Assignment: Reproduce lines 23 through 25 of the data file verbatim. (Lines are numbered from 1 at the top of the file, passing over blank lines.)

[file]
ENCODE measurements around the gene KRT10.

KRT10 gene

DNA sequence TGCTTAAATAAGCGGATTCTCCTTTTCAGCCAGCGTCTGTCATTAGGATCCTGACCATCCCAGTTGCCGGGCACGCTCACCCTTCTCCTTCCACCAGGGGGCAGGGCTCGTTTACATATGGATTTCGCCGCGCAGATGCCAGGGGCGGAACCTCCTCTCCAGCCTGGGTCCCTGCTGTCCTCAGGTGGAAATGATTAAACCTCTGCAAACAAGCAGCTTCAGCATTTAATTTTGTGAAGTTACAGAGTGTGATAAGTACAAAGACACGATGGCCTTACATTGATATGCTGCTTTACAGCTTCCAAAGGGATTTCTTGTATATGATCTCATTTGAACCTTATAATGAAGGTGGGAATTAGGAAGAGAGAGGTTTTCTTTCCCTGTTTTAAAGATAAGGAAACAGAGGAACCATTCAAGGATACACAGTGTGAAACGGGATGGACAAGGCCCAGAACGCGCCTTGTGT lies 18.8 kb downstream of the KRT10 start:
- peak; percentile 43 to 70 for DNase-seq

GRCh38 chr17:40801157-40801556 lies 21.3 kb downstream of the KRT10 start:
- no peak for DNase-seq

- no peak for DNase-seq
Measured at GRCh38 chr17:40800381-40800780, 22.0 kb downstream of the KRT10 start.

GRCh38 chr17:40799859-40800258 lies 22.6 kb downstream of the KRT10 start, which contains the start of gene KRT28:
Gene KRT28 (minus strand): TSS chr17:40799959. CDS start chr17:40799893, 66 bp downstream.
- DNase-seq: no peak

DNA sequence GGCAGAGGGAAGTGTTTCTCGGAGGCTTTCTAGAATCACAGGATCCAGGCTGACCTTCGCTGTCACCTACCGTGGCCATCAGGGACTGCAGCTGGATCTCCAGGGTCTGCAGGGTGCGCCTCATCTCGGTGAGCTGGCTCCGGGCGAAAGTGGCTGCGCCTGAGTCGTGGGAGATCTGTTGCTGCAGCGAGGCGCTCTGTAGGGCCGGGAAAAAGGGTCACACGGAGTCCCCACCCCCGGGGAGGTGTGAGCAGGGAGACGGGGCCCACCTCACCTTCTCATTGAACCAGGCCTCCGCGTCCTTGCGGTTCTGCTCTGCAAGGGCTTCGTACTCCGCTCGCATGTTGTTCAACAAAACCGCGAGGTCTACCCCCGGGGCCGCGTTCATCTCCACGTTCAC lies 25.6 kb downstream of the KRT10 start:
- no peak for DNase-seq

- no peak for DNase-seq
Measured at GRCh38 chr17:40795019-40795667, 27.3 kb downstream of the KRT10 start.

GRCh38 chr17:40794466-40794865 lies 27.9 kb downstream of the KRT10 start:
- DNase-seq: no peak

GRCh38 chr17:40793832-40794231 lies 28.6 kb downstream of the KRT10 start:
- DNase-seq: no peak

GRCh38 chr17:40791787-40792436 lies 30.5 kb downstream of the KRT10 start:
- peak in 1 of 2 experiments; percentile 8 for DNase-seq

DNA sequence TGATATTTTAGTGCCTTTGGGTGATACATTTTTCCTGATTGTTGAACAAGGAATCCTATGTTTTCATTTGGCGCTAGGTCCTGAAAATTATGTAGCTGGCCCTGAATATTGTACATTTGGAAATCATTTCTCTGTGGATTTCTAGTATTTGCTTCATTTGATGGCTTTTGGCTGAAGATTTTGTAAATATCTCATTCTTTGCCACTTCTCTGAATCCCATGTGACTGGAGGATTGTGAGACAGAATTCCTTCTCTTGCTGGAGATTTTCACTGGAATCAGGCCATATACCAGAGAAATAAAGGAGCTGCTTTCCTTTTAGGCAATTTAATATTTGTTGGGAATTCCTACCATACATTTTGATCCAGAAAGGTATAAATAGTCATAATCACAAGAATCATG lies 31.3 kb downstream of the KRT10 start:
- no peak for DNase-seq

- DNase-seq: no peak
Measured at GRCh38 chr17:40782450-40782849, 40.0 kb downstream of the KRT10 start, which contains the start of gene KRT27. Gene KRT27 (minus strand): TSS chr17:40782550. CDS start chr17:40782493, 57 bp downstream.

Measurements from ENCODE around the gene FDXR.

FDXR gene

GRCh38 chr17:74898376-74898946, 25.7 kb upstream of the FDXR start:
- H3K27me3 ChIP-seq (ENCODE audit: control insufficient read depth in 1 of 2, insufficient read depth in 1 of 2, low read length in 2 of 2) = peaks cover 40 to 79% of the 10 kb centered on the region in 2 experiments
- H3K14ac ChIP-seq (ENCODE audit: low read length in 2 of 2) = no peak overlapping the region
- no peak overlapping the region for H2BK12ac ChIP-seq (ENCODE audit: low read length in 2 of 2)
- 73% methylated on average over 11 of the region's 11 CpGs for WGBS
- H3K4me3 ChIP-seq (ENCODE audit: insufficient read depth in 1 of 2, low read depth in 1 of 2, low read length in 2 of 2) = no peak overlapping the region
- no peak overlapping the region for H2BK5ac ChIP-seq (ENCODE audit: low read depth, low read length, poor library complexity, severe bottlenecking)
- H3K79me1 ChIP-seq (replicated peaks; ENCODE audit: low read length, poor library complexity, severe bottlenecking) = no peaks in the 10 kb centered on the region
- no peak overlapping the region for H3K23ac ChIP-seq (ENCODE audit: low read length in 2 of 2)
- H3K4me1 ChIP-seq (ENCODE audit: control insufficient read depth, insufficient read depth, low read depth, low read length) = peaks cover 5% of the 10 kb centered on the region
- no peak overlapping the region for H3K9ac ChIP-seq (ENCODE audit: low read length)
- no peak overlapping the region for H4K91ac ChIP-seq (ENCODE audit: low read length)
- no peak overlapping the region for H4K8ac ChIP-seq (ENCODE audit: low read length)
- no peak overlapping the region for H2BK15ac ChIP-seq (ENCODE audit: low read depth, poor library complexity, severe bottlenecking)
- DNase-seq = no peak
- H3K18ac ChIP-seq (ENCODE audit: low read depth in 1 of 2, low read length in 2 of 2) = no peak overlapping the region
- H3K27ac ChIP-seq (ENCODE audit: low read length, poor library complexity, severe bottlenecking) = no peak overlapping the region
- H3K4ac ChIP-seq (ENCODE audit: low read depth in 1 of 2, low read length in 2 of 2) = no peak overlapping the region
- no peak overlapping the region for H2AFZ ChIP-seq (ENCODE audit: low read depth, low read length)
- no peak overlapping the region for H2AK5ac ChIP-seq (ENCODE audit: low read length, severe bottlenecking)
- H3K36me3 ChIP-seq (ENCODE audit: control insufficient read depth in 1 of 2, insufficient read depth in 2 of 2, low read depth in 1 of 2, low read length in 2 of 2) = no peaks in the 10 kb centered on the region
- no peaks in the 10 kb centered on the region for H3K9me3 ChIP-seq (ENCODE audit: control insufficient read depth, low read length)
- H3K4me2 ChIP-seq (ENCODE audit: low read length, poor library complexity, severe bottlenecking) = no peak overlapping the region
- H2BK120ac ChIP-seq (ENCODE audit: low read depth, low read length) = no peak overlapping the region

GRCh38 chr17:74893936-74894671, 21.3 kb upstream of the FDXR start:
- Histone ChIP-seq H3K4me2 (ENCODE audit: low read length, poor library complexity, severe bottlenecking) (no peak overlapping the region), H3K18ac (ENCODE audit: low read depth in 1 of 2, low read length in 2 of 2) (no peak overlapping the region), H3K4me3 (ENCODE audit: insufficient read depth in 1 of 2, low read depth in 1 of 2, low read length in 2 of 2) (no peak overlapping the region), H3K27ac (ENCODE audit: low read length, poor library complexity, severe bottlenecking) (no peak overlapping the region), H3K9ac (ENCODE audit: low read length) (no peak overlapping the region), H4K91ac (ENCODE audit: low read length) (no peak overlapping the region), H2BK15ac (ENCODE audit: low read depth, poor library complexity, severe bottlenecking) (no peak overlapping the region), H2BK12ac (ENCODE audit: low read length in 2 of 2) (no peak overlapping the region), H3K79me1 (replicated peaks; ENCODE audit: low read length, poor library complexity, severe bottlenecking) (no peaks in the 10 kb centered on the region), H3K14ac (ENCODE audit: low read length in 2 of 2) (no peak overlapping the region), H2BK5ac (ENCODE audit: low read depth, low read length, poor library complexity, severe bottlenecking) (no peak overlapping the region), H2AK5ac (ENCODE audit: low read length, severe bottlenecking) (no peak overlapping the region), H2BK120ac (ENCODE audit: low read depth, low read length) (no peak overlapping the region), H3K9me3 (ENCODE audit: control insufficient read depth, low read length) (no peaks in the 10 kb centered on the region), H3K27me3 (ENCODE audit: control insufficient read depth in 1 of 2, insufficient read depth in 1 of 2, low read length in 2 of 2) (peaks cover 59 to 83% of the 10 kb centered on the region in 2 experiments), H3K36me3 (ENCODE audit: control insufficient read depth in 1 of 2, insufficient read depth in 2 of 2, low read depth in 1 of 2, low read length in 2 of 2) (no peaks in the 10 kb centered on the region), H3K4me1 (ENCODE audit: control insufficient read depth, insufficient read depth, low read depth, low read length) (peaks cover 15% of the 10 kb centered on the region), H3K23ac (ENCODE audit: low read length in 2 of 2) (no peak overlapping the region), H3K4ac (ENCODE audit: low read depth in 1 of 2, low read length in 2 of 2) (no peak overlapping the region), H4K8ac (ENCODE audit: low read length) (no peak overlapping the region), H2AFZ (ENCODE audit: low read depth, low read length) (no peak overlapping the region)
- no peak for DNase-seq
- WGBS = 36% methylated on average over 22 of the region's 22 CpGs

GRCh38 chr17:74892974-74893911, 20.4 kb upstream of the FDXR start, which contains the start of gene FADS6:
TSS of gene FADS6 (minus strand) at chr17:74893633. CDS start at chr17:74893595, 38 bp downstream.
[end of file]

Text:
- no peak for DNase-seq

- DNase-seq: no peak
Measured at GRCh38 chr17:40782450-40782849, 40.0 kb downstream of the KRT10 start, which contains the start of gene KRT27. Gene KRT27 (minus strand): TSS chr17:40782550. CDS start chr17:40782493, 57 bp downstream.